Tuesday, August 26, 2008

Democrats Hiding Our Light Under a Bushel?

(...I wish I could be surprised.)

I admit I haven't talked about the election much. I don't feel bad about that or anything; you can go elsewhere for better, more focused political commentary. In my defense, I provide way better So You Think You Can Dance recaps than Think Progress does.

But I've mostly stayed quiet because...what is there to say? This election is such a no-brainer it's barely worth talking about. Either the last eight years have got you motivated for a change in this country's direction or it hasn't. Either a shitty economy, a war with no end in sight, rock-bottom international relations, shredded human rights, and an arrogantly corrupt regime in Washington has you practucally begging for a new set of leaders -- for a new set of ideas -- or it hasn't. John McCain represents 100 more years of war and four more years of status quo Republican control. If you don't have a problem with that, I can't say anything to sway you. Moreover, if you DO have a problem with that but you're also too busy falling for racist campaign tactics or crying in your beer over Hillary Clinton, I can't say anything to sway you either.

That being said, I watched the salient bits of the Democratic Convention last night, got choked up listening to Ted Kennedy as usual, and watched Michelle Obama do her level best to convince us that she's not a militant black lady with any scary opinions. Don't get me wrong, her speech was fantastic, warm and easy and indicative of the sparkling personality and grace she would bring to the position of First Lady.

But the commentary afterwards put a knot in my stomach. Michelle did a great job presenting herself as a daughter, a wife, and a mother, they said. Michelle was effective in convincing us she loves her country, they said. Michelle did well to avoid any discussion of policy, they said. The only way she fell short was in not making explicit her Christian faith, said Pat Buchannan on MSNBC. I guess so we all don't assume she's a Muslim sleeper agent, eh Pat?

Rather than be happy at the ludicrously low bar Michelle had to clear if these were the objectives of the speech, I got incredibly depressed. This was a speech designed to position Michelle as a wife and mother, not someone with a head for policy. I'm sure that's the politically wise thing to do, which manages to make me even more depressed. Even in a speech where Michelle tipped the metaphorical hat to Hillary for making those 18 million cracks in the glass ceiling, she still needed to convince the country that she's not the crazy black lady. Still needed to convince Americans that by electing Barack Obama, they won't be putting Omarosa in the White House.

I forget who said it, but one of the pundits actually praised Michelle's speech as being a good way to to show the country that the Obamas are indeed Americans. Motherfucker, anybody who doesn't already realize that fact never, ever will.

Here's the thing: Michelle Obama is a total badass, and that's what I like about her. (That's what I liked about Hillary Clinton, too, not that some of the more severely myopic Clinton supporters these days realize that when they're busy slamming Michelle while trying to extract their pitiful little pound of flesh from her husband.) It's my feeling that Democrats aren't going to get anywhere pretending we're something we're not. We're not going to get anywhere pretending our candidate for president isn't a smart man capable of complex thought and with a vision for the future. And we're not going to get anywhere pretending his wife isn't an independent-minded woman with a mind for public policy and spine made out of steel. I don't need to be reminded that she loves her kids. I don't need to be reminded that she loves her country. I need to be reminded that enough people in this country aren't so easily fooled and won't so readily be prey to their prejudices.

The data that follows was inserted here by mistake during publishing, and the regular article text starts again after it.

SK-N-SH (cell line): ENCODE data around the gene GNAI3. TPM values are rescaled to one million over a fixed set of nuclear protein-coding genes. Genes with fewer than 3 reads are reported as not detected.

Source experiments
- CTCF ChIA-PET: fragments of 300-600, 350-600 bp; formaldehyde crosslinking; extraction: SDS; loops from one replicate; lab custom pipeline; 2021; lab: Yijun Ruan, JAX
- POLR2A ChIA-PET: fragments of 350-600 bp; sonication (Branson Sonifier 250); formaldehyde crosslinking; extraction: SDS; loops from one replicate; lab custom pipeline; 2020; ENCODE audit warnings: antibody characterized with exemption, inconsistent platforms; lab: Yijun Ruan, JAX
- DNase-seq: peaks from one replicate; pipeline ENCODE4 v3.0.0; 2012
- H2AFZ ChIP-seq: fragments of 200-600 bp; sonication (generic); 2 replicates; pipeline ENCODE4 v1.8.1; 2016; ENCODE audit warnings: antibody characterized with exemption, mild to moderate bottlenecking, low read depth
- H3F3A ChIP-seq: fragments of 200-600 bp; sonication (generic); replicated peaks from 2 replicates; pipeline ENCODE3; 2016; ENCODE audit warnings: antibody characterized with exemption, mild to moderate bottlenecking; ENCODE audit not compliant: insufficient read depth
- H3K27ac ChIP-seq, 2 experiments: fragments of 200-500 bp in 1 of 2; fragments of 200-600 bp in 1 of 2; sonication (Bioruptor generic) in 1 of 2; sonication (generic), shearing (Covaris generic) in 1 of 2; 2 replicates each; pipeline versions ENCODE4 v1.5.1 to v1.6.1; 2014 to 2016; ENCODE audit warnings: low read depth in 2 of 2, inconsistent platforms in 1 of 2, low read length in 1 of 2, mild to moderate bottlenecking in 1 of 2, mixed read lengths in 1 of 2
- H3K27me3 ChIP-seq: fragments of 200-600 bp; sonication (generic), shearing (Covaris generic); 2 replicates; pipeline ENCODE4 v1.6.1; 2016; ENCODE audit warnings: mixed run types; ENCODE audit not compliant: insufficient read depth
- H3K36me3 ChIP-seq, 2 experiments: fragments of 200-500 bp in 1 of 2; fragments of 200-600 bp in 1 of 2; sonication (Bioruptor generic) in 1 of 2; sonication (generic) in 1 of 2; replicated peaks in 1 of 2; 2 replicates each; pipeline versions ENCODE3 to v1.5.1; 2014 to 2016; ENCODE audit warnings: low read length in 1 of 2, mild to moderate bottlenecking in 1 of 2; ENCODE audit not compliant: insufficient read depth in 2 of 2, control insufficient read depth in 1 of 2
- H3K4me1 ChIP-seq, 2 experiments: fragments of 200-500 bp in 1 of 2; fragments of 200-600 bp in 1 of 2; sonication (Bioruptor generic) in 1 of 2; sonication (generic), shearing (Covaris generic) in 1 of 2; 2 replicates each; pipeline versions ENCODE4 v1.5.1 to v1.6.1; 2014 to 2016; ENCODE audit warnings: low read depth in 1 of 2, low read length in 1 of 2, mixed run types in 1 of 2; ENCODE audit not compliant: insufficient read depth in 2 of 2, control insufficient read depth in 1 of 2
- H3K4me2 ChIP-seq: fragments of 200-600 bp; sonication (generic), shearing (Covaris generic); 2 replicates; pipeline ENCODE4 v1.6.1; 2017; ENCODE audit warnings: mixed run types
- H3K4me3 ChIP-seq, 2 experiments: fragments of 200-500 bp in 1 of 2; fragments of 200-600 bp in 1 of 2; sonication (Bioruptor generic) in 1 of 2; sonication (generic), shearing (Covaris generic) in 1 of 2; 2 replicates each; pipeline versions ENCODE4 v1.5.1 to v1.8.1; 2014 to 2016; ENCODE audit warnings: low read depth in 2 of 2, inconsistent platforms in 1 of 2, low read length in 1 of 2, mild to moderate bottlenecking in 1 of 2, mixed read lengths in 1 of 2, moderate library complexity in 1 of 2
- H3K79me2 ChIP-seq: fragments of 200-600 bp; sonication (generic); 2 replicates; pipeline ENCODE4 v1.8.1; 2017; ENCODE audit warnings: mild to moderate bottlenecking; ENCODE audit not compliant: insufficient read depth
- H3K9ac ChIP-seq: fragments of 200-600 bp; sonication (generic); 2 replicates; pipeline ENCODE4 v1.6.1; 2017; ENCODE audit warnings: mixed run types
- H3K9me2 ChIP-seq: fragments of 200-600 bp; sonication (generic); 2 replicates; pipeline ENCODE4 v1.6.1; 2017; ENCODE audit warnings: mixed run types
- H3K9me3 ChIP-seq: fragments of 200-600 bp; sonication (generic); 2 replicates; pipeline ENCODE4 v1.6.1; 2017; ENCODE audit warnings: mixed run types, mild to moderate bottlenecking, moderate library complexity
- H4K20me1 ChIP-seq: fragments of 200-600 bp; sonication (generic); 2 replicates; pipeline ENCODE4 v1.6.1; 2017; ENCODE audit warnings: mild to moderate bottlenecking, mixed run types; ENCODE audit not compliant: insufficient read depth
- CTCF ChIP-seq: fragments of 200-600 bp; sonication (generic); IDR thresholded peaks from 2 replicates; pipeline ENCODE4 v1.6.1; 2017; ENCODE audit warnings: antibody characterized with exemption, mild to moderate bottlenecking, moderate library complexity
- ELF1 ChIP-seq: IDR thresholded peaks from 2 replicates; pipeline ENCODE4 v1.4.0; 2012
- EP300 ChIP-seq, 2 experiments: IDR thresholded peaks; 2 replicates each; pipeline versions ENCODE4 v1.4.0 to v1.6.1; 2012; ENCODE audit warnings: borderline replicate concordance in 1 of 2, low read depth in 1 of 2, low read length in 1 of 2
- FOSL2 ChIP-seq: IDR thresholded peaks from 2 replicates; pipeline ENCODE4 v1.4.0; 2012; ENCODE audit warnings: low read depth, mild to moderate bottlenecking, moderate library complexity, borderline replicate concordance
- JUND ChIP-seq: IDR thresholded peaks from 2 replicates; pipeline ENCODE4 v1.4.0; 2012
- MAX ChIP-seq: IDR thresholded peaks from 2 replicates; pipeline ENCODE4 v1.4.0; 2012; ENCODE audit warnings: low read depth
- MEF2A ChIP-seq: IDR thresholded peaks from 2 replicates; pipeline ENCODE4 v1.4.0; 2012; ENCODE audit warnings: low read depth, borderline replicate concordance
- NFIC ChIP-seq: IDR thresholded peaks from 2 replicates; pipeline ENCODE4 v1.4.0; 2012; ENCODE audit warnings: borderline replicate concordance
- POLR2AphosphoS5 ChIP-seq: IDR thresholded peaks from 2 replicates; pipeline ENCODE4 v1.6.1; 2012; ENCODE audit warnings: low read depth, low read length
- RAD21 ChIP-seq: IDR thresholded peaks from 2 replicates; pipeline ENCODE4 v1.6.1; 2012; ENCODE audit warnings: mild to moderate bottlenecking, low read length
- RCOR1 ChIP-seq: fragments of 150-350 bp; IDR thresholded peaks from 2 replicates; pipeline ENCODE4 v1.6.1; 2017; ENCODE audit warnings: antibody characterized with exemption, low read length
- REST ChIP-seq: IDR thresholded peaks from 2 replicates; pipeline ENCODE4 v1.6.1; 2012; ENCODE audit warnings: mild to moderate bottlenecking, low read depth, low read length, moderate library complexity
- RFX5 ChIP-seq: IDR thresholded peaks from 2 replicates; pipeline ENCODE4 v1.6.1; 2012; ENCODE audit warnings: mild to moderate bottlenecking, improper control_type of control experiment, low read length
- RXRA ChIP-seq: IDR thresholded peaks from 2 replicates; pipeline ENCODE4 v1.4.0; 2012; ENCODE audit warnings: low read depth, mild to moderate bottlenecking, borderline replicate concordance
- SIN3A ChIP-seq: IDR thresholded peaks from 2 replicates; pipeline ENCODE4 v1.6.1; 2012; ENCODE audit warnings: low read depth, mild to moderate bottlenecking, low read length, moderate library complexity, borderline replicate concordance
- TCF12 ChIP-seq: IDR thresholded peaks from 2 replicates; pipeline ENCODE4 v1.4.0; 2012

And I won't't know that for sure until November. Fingers crossed.


adam k. said...

I actually don't think Michelle is very interested in policy making. She has always said Barack's the candidate, and her priority is motherhood to her girls and having a platform to talk about issues with the public. I don't see any reason why she'd be trying to fake us out. I don't think she's angling for a future political career a la Hillary. But who knows.

Anyway, I love her regardless.

JA said...

Actually, one of the things that most irritates me about the entire Obama campaign is the way they frame Michelle. I don't necesarrily think she's angling for a poliotcal position, but that is a Harvard educated lawyer standing there and they want us to think she has nothing better to do than bake fucking cookies. I mean, she's no nightmare like Cindy McCain is, or god forbid Glazed-Eyes Schoolmarm Laura, but I still find the "Oh, I'm just a wife and mother!" bullshit unbelievably condescending. I mean, I of all people - fierce anti-idealist here! - know that the Obamas need to frame her that way to win some votes from sexist assholes (i.e. the majority), but it makes me just a little less proud of having to cast my vote for them. That is a smart fucking woman standing there, maybe even smarter than her husband, and the constant downplaying of that fact pains me.

Joe Reid said...

Well, the problem was, the let her out of the box a few months ago and all of a sudden everybody was up her ass and around the corner about what a bitch she was. Which is typical but super depressing.

I don't think it's condescending so much as reticent, though the end result is the same.

jessica said...

Joe, you did a wonderful job with this, and mirrored a lot of my thoughts on the subject. I love the Clintons and I love the Obamas and I WANT a smart, savvy, visionary president who believes in leading the people. McCain's (and his supporters') ads infuriate me daily but I've mostly avoided discussing the election because, as you said, you're either already on board or you're not.